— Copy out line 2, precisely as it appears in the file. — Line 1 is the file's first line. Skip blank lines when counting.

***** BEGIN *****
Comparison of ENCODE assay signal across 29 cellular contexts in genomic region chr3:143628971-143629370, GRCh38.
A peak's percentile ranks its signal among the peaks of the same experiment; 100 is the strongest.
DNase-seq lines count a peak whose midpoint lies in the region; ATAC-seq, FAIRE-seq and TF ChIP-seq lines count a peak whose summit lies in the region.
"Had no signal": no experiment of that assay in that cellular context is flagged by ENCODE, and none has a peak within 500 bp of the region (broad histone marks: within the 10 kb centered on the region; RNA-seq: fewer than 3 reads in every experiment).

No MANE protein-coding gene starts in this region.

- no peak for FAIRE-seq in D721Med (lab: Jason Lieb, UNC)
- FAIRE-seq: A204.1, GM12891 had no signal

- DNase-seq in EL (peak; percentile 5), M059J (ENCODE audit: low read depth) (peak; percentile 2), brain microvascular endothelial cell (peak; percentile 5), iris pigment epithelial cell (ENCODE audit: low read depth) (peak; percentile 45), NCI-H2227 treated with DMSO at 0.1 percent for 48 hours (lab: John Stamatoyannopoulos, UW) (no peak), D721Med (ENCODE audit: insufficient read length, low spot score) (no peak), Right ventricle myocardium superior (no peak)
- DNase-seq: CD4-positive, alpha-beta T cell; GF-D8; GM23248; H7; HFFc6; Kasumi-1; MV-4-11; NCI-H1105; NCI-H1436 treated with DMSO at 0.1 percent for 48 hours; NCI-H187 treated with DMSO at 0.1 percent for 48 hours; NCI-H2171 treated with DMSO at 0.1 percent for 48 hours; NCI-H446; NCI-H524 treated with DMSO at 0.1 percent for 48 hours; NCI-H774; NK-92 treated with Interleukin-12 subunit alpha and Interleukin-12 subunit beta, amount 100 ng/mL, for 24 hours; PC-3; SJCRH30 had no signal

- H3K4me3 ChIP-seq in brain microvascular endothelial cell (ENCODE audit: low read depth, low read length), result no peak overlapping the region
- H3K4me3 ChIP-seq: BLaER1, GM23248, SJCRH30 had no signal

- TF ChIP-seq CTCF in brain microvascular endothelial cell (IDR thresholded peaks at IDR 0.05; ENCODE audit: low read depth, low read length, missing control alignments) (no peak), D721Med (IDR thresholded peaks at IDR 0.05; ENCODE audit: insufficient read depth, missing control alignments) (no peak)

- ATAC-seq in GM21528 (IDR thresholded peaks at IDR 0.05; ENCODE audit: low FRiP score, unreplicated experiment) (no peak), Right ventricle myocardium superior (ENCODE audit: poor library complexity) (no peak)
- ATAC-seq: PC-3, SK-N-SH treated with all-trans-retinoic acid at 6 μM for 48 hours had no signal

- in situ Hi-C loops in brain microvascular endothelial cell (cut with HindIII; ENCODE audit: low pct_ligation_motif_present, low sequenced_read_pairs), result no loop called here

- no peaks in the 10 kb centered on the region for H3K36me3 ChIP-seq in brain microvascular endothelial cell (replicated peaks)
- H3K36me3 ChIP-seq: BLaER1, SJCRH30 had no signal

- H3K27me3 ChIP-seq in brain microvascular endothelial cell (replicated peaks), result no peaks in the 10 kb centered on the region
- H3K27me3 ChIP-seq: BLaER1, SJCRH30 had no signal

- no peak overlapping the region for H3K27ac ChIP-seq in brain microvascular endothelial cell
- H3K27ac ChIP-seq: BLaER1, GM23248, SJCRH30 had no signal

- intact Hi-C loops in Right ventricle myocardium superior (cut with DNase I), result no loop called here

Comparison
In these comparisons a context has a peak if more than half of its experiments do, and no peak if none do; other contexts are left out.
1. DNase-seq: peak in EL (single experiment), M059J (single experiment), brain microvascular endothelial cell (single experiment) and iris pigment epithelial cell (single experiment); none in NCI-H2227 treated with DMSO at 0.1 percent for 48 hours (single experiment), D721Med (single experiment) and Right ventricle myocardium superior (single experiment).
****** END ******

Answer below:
A peak's percentile ranks its signal among the peaks of the same experiment; 100 is the strongest.